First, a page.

- Demo Day
Speaker | Johns Hopkins University
Baltimore, MD | (410) 516-5736 | firstname.lastname@example.org
Brigid Gregory is a sustainability professional with over 6 years of experience in the corporate and higher education industries. As the Recycling Operations Coordinator at Johns Hopkins University’s Homewood Campus, Brigid manages the Hop Reuse Hub, the Zero Waste Events program, and the Free Food Alert program. She is passionate about working with people and data to bring about measurable impacts and developing creative and engaging programs. She earned a Bachelor of Science in Energy, Business, and Finance and Minors in Environmental Science and Sustainability Leadership from Penn State University as well as a Sustainability focused MBA from University of Delaware
Presentation Title: The Food Waste Hierarchy in Practice at Johns Hopkins University
Session: Campus Composting, Part 1: Rural, Urban and Beyond
Time: Tuesday, January 29, 2:30 AM – 4:00 PM
Presentation Summary: Picture this. You are attending a picnic for the incoming class of 2022. On the quad are five, fifteen foot long buffet tables brimming with food and drinks to feed the 1,300 freshmen. Students queue, grab disposable service ware, fill their plates and cups, eat throughout the quad, and then throw away their disposable waste. At the conclusion of the event there are more than thirty bags of waste and at least three buffet tables full of edible food. Similar scenarios occur at events of varying sizes, several hundred times a year at both Johns Hopkins University and at institutions worldwide. Furthermore, while reducing the amount of food prepped is the best way to prevent food waste, it is not always the simplest.
This presentation will delve into two easily adaptable programs that Johns Hopkins University (JHU) utilizes to reduce event food waste, increase composting, and decrease waste sent to the incinerator. The JHU Homewood Recycling Office identified event waste as a major contributor to our incinerator waste stream. After performing waste audits, we determined that most of the event waste either could be or was compostable and/or edible. Next, we referenced the EPA Food Recovery Hierarchy to develop two event focused programs that would help reduce the amount of event waste being sent to the incinerator: (1) the Free Food Alert (FFA) and (2) the Zero Waste Events (ZWEs) program.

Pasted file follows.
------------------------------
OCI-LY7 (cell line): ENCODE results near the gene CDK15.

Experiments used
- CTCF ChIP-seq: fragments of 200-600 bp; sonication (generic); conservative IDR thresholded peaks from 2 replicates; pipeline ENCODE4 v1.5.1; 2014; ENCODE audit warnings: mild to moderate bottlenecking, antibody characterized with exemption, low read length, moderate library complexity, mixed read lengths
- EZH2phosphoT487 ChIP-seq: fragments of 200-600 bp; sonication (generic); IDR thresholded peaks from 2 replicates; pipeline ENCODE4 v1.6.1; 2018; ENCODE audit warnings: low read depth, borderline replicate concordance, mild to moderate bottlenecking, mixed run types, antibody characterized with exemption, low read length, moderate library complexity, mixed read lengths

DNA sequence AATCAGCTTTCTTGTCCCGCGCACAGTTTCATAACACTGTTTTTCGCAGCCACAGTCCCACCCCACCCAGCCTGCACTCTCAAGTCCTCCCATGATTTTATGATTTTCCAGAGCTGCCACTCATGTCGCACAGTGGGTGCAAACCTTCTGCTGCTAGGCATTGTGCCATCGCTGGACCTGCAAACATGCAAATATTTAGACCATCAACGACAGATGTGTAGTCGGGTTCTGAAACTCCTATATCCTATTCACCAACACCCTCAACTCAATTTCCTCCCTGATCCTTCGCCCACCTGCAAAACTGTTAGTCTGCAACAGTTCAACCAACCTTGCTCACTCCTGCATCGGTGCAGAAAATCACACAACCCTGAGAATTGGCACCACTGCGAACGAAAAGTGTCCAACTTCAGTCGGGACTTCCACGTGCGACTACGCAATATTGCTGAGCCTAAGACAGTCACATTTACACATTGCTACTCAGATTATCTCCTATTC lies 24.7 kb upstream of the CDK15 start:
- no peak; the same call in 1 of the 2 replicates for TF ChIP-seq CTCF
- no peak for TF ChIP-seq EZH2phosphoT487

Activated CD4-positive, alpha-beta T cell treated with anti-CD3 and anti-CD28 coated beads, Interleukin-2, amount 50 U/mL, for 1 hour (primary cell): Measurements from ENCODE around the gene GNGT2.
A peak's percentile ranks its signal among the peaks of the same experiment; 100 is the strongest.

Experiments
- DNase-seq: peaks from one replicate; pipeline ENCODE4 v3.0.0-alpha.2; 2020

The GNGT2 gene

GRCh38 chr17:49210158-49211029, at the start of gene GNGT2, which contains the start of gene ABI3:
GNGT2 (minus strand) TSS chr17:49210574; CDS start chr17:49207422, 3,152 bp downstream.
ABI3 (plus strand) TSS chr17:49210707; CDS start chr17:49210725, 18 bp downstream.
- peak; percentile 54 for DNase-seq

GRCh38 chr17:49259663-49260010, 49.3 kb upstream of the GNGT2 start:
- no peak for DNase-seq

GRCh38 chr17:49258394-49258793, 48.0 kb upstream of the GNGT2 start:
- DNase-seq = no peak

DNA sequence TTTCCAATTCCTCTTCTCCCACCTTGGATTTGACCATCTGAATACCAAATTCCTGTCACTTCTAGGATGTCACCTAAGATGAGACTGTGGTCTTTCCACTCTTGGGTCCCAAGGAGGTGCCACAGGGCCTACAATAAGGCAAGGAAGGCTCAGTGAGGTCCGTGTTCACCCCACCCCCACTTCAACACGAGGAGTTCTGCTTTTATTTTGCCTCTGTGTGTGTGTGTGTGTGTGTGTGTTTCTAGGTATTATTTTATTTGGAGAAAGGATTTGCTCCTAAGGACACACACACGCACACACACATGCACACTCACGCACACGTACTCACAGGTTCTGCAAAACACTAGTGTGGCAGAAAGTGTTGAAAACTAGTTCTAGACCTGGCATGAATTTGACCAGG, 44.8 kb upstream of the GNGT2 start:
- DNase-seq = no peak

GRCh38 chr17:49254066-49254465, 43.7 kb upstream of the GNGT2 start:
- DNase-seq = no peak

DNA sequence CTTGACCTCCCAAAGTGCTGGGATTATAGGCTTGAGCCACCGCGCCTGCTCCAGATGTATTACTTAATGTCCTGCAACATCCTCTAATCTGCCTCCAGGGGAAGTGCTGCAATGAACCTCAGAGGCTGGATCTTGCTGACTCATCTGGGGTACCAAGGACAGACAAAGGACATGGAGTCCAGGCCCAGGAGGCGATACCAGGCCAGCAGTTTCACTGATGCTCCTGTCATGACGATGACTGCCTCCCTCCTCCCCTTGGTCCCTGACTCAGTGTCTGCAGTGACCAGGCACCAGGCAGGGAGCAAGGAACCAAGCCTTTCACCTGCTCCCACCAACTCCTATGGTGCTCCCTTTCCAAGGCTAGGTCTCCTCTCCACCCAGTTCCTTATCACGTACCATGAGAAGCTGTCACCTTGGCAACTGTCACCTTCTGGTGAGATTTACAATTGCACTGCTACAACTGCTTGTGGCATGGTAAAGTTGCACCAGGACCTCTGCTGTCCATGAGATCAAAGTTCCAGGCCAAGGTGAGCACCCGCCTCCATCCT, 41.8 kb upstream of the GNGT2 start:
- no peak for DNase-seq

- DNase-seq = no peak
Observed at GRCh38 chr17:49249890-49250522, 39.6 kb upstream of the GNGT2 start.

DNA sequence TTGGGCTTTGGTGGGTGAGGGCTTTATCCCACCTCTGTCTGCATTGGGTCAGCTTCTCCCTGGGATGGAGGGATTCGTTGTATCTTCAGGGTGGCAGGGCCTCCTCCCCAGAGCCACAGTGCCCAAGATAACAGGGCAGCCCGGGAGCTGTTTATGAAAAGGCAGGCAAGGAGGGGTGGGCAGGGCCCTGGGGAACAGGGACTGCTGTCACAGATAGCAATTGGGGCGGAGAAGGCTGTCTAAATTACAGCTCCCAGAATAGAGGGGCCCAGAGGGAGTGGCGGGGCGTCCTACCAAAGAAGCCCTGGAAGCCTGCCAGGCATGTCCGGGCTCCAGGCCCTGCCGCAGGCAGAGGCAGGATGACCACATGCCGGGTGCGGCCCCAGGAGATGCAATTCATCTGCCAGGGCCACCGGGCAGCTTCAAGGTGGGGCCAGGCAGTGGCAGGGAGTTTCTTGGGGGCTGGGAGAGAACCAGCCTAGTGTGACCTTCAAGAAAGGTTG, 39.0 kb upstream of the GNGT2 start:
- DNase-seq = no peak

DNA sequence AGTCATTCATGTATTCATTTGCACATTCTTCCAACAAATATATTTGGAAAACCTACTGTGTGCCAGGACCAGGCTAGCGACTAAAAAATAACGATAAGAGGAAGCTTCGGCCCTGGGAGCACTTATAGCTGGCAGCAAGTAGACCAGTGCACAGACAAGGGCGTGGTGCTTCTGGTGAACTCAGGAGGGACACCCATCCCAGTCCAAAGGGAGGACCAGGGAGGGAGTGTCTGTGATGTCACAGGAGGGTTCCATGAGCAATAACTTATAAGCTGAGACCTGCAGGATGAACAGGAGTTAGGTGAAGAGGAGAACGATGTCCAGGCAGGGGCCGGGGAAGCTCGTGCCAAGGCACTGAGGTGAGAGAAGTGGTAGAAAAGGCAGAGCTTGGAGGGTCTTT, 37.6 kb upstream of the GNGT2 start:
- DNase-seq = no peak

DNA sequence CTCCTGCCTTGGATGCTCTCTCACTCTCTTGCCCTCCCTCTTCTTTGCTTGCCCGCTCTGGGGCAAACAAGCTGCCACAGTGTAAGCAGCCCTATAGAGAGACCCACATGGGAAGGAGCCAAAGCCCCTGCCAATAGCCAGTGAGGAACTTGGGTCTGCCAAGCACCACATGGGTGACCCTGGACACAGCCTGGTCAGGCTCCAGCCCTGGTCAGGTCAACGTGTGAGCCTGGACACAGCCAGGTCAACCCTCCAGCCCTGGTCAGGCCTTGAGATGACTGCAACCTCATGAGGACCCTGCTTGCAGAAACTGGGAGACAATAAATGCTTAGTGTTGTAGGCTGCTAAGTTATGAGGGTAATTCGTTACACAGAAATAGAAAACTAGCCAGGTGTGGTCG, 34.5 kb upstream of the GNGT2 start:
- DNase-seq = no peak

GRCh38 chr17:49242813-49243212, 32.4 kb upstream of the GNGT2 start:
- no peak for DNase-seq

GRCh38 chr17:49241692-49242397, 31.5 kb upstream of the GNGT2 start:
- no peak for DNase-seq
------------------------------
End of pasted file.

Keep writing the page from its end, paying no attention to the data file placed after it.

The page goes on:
The FFA program embodies the second tier of the Food Recovery Hierarchy: preventing event food from being wasted and feeding hungry JHU community members. The FFA program is a web based program, developed by a JHU ’17 alumnus. In real time, event coordinators post campus events that have surplus food. The website then alerts subscribers of the event and provides a window during which subscribers can collect the food. Last year over 100 event alerts were sent out and we estimate that over 1,000 portions of food were diverted from compost and incinerator bins.
The ZWE program exemplifies the fifth tier of the Food Waste Hierarchy: composting. The program’s goal is to encourage staff to host events that produce only recyclable and compostable waste. It consists of a five step planning process for event coordinators, as well as a list of Preferred Green Caterers (PGCs). A vetted group, the PGCs list, comprises of l local caterers that agree to provide JHU events with compostable service ware. By selecting a PGC, staff are choosing to host a ZWE. This helps us control waste stream contamination while increasing composting. Since the start of the program in 2013, we have seen increased results. Last year, we saw a 12% increase of on-campus events. 60% of those events were ZWEs, which is a 5% increase from the previous year.
Both the FFA and ZWE programs can be adopted by any university or organization to reduce wasted food, increase composting, and decrease landfill/incinerator waste. In addition to reducing your carbon footprint, these programs are engaging and increase community morale!